Useful information for visitors to Veneto and Venice
Too bad that many visitors think only of Venice when it comes to Veneto region - for lovely though the 'Serene Republic' is, this area of north-eastern Italy, where the Bel Paese curves around the northern shores of the Adriatic to meet Friuli and then the Balkans, has much more to offer. With historic cities such as Padua (Padova), Vicenza, Verona, Rovigo and Treviso; the Adriatic coast to the east and Lake Garda to the west; Palladio's marvellous Ville Venete peppering the Venetian plain; national parks such as the Parco Nazionale Dolomiti Bellunesi; and of course the Dolomite mountains (and skiing) there is no shortage of things to do and see in Veneto. It is, in fact, by far the most visited region in Italy, with 13.5 million tourists coming here each year.
Venice will be the main attraction for many visitors of course. This is a city like no other. Built on the mudbanks of the Venetian lagoon by fishermen, hunters and then refugees from the marauding Germanic tribes of the Dark Ages, Venice grew to become on the greatest and grandest maritime empires of the Middle Ages. It grew incredibly rich too, and the evidence is everywhere in this magnificent city. There is the superbly opulent Basilica di San Marco and the glory of St Mark's Square. There is the Doge's Palace, seat of power in old Venice. There is the Accademia, the Arsenal and La Fenice opera house. And of course there are the canals. To most visitors, Venice is evoked simply by the sight of a gondola drifting slowly beneath the Bridge of Sighs. An impossibly romantic city, and at times during the summer impossibly crowded too ... yet unmissable.
But Veneto region is, as we've said, so much more. Historic cities abound, much used by Shakespeare in his plays, though he never actually visited northern Italy. There is Verona, home of history's most famed lovers, Romeo and Juliet. You can in fact visit Juliet's 'house' and stand beneath her 'balcony'. Note the parantheses - the Montague-Capulet thing may have its roots in the internicine feuds of medieval Italy, but it's more fiction than fact. Verona in toto has been named a World Heritage Site by Unesco. And why not. We have the Roman amphitheatre, or Arena, home to the summer opera season. Verona abounds with Roman architecture in fact. There is the Roman theatre, the Arco dei Gavi and the Porta Borsari. From the Middle Ages we have the Basilica di San Zeno Maggiore, and numerous other important churches.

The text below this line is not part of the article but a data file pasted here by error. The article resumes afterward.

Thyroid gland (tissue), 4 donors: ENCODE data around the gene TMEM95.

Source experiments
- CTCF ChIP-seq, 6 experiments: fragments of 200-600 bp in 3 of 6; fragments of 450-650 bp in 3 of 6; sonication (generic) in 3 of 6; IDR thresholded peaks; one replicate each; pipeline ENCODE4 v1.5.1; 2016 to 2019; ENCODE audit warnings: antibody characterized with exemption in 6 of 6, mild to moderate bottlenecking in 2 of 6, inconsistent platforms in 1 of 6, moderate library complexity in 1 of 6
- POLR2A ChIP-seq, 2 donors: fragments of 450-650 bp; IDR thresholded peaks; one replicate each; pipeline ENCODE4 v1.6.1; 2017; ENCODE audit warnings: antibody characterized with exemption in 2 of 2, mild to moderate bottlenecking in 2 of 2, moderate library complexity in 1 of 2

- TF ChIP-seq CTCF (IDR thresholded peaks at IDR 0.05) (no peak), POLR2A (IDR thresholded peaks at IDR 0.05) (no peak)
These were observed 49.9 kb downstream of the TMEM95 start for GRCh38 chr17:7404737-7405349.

Padua, the 'City of the Saint' (St. Anthony in this case) is a delight. Though this ancient Roman town was much bombed in World War II it has been sensitively rebuilt and has a superb medieval centre. Padua (Padova) is worth a visit for the Giotto frescoes alone. See the Scrovegni Chapel, the Palazzo della Ragione, the Basilica of St Anthony, St George's Oratory, the Prato della Valle, and a number of important churches. The city is surrounded by 11km defensive walls. The Orto botanico di Padova is on UNESCO's list of World Heritage Sites.
Vicenza is another UNESCO heritage site, and boasts a number of the Palladian Veneto Villas (Ville Venete) for which this part of the region, and the Brenta Riviera, is famous. The great Palladio and his words dominate - check out the Palzzo Thiene, Palazzo Chiericati (home to the town museum) and the Teatro Olimpico.
Heading north, we have Belluno, capital of the Dolomites, and occupying a stunning position at the foot of those mountains. An ancient town, hard against the border with Friuli region, it has a superb 15th century Duomo, with belltower by Filippo Juvarra. See the 16th century churches of San Rocco and Santa Maria dei Battuti, and there are some fine Baroque buildings.
Padova province has the lovely town of Montagnana, sitting within one of the best preserved defensive medieval walls in Europe. We have Bassano del Grappa, home to the eponymous liqueur, which sits on the banks of the River Brenta. A lovely little town, its best known sight is the wooden Ponte degli Alpini, built by Palladio in 1569 and still standing. See too the lovely walled town of Marostica; there is Asolo with its stunning mountain setting, and dubbed both 'the Pearl of Treviso' and 'the city of 100 horizons'. And an historical must-see is Este, home to the family of the same name, who went on to dominate much of northern Italy in the early Middle Ages.
The Villa Venete are spread right across the Brenta Riviera, some 1400 of them deemed to be of special historic and cultural interest. We have national parks in the massif of Cansiglio in the north-eastern Veneto; and the Parco Nazionale Dolomiti Bellunesi, towards Belluno, and with beautiful woods, mountains and lakes. The region edges the lovely Lake Garda, with resorts including Bardolino, Malcesine and Garda itself. And skiing is beautifully taken care of in the upscale resort of Cortina d'Ampezzo, in Belluno province.
Rivers in Veneto include the Piave, Brenta, Livenza, Adige, Po and Bacchiglione. There are thermal spas at Abano Terme, and you can hit the beach at the Venice Lido, Jesolo, Caorle, Bibione or Eraclea. Veneto has good wines including Soave, Bardolino, Torcolato, Recioto, Amarone, Prosecco, Tocai Rosso,Garganega, and Valpolicella.
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